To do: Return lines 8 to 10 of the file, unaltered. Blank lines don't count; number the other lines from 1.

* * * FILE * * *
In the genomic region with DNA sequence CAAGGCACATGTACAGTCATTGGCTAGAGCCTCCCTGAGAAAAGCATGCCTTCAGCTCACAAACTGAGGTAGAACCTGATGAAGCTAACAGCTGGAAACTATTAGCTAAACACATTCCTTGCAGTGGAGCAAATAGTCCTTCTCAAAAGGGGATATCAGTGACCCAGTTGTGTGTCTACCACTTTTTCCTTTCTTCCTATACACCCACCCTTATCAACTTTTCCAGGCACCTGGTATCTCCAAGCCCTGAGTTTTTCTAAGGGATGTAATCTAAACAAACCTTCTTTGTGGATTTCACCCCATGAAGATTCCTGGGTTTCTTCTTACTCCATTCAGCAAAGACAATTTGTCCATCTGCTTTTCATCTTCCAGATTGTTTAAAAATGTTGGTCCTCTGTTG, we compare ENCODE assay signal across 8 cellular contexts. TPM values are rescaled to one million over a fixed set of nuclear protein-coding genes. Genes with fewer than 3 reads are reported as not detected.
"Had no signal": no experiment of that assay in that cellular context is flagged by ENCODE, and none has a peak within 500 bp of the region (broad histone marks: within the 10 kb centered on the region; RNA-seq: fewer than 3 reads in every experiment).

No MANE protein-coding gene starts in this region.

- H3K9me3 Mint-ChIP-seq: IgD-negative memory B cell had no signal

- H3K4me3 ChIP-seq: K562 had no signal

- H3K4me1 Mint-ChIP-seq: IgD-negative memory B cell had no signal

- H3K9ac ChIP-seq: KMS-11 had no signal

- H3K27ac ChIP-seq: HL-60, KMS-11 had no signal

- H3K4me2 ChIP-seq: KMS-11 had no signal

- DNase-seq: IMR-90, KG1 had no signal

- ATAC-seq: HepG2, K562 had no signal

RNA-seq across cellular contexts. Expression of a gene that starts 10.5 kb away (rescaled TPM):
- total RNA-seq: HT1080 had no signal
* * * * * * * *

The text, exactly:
- H3K27ac ChIP-seq: HL-60, KMS-11 had no signal

- H3K4me2 ChIP-seq: KMS-11 had no signal

- DNase-seq: IMR-90, KG1 had no signal